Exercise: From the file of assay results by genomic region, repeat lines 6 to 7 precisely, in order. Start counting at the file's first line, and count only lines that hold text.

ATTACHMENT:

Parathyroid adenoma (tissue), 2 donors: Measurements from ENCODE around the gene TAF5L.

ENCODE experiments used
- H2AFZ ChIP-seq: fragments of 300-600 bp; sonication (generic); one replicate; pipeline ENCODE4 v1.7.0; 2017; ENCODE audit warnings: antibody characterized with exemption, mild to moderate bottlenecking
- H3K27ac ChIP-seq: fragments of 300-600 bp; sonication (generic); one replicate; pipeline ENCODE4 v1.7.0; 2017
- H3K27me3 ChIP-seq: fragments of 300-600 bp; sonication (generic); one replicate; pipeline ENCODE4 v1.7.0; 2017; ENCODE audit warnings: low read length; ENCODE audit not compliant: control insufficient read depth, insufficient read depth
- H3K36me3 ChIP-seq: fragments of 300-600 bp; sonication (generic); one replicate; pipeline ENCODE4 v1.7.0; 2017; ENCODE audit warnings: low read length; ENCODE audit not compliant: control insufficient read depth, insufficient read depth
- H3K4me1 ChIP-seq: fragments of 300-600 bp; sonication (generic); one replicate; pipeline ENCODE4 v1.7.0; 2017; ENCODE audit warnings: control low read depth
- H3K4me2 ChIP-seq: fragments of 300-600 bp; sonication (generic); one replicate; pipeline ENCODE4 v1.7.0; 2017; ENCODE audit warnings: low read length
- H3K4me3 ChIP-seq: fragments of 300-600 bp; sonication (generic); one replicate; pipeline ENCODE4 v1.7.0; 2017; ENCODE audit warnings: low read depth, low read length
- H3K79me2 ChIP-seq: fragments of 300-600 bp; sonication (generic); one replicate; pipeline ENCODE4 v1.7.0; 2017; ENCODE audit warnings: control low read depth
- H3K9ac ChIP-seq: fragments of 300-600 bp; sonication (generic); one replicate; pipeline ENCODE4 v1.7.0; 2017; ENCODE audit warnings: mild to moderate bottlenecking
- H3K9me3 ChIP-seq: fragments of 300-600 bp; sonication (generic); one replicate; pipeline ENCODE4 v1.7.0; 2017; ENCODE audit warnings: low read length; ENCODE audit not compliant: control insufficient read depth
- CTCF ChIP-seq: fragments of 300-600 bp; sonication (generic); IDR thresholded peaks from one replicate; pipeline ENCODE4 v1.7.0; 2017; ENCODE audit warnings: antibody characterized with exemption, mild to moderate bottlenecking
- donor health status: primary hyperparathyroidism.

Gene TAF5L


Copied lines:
- H3K36me3 ChIP-seq: fragments of 300-600 bp; sonication (generic); one replicate; pipeline ENCODE4 v1.7.0; 2017; ENCODE audit warnings: low read length; ENCODE audit not compliant: control insufficient read depth, insufficient read depth
- H3K4me1 ChIP-seq: fragments of 300-600 bp; sonication (generic); one replicate; pipeline ENCODE4 v1.7.0; 2017; ENCODE audit warnings: control low read depth